The Montana Outdoor Heritage Project has officially concluded a summer-long public outreach
campaign which sought to answer whether Montana should enhance funding for private and
public lands conservation, wildlife management, and outdoor access and recreation.
The results of the ambitious public outreach effort, which engaged over 11,000 Montanans this
past summer, will be shared next month.
A final tally of participation shows 11,166 Montanans completed the Montana Outdoor
Heritage Survey which was distributed through social media and email. Project volunteers and
staff from partner organizations also reached thousands of residents with the survey by
knocking on doors and tabling at farmers markets, summer festivals, and events.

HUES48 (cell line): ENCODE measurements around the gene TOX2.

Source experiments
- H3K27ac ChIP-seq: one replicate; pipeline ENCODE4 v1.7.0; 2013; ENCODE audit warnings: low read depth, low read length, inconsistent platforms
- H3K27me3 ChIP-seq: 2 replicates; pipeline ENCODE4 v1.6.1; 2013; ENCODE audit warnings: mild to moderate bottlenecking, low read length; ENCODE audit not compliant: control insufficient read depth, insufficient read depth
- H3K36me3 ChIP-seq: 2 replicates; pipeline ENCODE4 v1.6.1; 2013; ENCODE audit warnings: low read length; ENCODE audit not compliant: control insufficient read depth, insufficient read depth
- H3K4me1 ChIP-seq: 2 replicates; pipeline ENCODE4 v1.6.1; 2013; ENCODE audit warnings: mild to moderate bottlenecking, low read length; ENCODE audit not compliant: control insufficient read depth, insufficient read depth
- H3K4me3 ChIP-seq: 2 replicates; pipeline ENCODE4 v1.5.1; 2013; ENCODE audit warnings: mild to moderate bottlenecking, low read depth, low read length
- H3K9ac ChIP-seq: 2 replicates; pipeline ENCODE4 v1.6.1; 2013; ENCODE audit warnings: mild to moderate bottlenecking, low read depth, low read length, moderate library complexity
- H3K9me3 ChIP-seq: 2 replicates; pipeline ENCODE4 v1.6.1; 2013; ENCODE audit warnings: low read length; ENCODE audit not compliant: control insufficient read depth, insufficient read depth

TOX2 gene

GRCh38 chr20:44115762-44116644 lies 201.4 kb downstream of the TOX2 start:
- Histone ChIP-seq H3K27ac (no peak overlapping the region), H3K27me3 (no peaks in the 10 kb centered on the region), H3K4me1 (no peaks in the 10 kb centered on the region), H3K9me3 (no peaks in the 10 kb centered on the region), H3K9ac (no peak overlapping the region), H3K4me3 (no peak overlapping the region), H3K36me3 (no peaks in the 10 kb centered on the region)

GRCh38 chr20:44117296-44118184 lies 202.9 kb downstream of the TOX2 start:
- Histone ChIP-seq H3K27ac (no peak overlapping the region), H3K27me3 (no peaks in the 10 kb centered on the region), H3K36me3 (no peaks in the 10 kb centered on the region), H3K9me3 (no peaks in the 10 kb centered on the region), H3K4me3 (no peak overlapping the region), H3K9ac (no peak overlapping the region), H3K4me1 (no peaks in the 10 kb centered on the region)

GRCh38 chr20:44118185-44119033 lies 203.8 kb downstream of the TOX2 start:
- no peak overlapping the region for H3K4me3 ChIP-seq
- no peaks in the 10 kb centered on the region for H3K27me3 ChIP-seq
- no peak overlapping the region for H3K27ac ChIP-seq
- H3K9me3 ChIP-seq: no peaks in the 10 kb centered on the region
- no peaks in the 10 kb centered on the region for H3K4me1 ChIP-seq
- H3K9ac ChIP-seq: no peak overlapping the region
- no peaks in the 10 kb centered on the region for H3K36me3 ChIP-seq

An additional three hundred Montana residents participated in fifty community conversations
held across the state in homes, coffee-shops, barns, breweries, and senior center . These
conversations were hosted by Project volunteers and sought to brainstorm creative solutions to
address Montana’s growing funding need for wildlife, working lands, and recreation
Data from surveys and community conversations will now be analyzed and results are expected
to be shared publicly in October.
The Montana Outdoor Heritage Project is a collaboration among Montana citizens and over
forty small businesses, conservation, and recreation groups. The project has brought together
people of diverse perspectives who care about issues from protecting public access to resolving